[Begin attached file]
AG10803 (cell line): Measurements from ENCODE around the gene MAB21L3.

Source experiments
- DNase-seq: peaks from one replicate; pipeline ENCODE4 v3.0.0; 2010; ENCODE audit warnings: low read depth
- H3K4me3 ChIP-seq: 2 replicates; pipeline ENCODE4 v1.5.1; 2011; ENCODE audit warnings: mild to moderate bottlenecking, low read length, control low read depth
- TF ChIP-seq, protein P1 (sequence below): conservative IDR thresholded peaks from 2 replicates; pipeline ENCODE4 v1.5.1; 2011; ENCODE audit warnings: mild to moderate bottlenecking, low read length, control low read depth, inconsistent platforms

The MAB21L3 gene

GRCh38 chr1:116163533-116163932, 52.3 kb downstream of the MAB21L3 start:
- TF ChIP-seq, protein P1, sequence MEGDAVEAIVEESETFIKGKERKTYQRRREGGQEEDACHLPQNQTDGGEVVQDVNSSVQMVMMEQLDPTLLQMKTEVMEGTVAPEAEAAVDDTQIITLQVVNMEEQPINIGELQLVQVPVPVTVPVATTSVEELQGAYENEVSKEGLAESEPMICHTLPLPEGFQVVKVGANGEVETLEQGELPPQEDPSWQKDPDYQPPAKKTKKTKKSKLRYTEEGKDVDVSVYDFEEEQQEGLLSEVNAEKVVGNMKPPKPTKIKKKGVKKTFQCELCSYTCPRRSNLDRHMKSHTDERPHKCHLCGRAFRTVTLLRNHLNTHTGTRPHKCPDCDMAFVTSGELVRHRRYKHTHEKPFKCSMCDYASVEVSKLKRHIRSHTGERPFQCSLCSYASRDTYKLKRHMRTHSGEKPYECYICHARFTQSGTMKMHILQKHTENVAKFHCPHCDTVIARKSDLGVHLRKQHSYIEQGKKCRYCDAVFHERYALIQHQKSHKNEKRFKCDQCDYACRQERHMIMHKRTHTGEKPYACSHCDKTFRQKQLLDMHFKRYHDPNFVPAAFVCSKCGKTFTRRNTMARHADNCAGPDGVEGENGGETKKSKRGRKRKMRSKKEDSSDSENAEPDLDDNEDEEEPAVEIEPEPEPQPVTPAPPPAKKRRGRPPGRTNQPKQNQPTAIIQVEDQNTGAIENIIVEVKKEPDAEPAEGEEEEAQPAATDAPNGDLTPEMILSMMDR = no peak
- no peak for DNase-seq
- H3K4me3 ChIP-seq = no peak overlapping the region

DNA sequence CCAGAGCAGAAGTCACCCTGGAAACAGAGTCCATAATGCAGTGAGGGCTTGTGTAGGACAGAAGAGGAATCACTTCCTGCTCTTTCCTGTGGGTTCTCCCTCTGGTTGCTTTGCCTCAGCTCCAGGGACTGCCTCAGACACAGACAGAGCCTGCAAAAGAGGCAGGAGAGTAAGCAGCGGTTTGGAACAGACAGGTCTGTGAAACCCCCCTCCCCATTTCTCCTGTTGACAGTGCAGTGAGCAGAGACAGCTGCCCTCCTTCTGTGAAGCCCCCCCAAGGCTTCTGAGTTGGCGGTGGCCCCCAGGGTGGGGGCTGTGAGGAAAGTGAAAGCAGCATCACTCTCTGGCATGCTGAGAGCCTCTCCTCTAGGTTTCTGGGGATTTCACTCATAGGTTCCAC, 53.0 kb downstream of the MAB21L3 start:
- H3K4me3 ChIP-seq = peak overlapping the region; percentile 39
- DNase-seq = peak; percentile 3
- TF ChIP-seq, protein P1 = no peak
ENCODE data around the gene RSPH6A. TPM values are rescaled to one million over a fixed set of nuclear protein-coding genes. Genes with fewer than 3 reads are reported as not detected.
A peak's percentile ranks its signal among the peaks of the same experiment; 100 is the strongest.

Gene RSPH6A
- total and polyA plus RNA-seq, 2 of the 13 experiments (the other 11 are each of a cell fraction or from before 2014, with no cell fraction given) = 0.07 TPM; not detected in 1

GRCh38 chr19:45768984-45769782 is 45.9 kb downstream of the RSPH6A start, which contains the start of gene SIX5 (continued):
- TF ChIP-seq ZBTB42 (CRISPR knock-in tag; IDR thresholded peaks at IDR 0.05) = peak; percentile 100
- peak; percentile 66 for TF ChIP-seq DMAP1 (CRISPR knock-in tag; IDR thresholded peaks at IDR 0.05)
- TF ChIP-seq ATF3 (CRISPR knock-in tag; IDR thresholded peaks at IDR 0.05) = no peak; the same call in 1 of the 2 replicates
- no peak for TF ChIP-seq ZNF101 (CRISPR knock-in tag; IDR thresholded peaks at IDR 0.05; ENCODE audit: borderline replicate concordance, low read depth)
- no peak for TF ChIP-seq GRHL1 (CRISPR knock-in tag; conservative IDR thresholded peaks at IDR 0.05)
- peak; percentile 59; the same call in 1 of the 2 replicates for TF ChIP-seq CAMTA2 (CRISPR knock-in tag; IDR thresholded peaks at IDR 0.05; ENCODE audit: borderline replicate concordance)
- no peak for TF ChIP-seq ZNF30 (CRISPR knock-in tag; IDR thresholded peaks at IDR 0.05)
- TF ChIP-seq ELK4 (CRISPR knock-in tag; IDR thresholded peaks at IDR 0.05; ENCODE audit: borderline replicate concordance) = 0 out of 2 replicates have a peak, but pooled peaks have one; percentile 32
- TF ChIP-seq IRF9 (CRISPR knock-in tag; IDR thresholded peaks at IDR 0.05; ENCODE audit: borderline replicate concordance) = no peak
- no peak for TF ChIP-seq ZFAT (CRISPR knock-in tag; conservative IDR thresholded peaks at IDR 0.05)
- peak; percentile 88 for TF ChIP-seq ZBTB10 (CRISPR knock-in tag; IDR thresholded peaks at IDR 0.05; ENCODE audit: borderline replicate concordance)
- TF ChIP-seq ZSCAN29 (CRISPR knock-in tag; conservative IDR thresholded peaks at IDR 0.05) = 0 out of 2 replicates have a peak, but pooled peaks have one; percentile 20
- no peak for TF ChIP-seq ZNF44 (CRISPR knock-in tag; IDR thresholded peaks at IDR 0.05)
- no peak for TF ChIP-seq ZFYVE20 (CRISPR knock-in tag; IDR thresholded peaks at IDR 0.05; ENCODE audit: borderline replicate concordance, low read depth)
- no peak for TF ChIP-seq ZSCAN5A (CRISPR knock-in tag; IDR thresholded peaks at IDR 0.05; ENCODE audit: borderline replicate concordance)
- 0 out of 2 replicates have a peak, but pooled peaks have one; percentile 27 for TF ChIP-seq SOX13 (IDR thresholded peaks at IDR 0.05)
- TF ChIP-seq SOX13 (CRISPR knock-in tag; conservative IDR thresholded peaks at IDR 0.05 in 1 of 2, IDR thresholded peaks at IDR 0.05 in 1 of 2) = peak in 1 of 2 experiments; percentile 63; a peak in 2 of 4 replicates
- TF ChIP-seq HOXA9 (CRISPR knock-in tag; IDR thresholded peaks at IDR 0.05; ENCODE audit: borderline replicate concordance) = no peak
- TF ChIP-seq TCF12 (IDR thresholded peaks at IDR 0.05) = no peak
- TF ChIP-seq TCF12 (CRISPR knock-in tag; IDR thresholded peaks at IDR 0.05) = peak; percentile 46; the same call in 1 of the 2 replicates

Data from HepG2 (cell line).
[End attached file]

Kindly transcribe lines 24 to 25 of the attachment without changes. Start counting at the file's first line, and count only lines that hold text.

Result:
- no peak for TF ChIP-seq GRHL1 (CRISPR knock-in tag; conservative IDR thresholded peaks at IDR 0.05)
- peak; percentile 59; the same call in 1 of the 2 replicates for TF ChIP-seq CAMTA2 (CRISPR knock-in tag; IDR thresholded peaks at IDR 0.05; ENCODE audit: borderline replicate concordance)